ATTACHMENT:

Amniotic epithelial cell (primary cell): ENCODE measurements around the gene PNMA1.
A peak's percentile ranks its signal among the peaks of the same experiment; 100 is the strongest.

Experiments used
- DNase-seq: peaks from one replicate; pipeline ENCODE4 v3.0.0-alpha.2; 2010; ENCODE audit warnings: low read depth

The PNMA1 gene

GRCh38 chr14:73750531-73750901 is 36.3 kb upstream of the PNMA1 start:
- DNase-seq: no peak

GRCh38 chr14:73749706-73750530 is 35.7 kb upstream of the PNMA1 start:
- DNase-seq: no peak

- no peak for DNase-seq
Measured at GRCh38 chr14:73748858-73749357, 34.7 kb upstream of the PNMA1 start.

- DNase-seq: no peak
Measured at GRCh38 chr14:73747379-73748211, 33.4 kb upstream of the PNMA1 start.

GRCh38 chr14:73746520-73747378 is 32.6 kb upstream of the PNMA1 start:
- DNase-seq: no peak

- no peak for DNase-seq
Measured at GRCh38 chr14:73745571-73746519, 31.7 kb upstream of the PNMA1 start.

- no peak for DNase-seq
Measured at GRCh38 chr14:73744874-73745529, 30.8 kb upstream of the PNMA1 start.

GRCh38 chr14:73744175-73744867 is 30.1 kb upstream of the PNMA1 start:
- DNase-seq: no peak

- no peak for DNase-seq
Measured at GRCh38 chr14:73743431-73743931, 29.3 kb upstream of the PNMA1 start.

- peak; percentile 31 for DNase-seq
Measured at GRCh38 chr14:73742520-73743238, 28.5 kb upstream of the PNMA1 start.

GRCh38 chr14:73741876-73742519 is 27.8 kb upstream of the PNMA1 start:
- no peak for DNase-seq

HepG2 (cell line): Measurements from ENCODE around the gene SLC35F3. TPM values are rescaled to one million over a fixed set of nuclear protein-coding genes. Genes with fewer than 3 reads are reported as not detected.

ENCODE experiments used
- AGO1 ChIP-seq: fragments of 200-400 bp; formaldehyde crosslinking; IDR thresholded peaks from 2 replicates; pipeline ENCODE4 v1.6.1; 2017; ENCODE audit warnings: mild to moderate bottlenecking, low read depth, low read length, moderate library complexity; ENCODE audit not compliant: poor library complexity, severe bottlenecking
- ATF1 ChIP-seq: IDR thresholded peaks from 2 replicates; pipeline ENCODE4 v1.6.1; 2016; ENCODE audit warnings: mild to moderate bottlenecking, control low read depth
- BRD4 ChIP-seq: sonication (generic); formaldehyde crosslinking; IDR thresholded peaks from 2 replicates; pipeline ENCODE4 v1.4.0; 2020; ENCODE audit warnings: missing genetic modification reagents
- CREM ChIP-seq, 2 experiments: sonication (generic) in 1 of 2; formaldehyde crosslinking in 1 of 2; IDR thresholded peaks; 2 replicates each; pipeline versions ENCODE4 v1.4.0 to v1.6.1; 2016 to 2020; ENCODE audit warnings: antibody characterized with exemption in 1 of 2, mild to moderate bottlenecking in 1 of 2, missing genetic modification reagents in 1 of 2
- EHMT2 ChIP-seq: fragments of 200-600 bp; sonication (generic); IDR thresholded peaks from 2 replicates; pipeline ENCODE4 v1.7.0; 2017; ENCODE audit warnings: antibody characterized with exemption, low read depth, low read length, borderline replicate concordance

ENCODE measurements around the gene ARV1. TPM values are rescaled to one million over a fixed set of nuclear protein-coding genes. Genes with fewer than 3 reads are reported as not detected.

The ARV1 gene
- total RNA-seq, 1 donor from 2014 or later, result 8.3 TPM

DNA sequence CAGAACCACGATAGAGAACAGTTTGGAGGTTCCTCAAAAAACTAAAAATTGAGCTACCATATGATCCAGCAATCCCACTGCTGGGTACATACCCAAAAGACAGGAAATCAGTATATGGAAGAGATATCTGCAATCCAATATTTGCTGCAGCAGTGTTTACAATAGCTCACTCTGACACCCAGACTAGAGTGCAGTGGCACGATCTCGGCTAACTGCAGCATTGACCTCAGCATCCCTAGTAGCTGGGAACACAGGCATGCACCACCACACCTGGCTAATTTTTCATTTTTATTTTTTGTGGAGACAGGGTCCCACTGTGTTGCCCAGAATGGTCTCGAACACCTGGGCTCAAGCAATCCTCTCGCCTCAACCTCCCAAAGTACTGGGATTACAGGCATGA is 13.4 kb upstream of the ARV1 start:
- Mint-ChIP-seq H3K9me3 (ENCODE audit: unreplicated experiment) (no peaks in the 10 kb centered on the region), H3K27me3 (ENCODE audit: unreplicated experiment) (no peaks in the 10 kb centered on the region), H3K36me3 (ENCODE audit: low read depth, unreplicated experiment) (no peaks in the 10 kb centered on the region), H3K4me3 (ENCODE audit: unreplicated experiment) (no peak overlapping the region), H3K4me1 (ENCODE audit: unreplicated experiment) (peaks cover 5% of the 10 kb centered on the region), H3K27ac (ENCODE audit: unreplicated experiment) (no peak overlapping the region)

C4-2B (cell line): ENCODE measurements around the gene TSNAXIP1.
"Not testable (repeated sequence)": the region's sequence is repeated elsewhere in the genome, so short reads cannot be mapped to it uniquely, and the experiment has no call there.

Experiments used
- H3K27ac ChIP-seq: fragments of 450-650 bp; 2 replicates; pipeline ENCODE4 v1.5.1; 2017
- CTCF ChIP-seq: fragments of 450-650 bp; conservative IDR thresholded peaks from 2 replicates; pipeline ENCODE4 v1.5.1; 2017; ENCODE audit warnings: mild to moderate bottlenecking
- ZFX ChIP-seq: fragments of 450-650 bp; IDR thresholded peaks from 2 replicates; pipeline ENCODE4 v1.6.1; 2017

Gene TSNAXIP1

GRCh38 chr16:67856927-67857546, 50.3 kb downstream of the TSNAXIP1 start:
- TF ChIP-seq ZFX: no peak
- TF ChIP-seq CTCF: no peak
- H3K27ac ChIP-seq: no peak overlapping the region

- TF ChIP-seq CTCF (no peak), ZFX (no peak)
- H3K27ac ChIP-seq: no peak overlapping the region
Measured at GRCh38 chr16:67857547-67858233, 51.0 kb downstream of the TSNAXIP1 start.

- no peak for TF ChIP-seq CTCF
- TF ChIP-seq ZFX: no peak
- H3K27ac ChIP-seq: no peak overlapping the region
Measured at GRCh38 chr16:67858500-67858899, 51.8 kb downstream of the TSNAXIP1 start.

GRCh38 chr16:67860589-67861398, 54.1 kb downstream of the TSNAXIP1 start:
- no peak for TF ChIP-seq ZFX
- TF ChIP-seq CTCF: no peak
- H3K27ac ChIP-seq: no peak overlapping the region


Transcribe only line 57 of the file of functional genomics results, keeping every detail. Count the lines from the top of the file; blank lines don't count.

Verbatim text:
Measured at GRCh38 chr16:67858500-67858899, 51.8 kb downstream of the TSNAXIP1 start.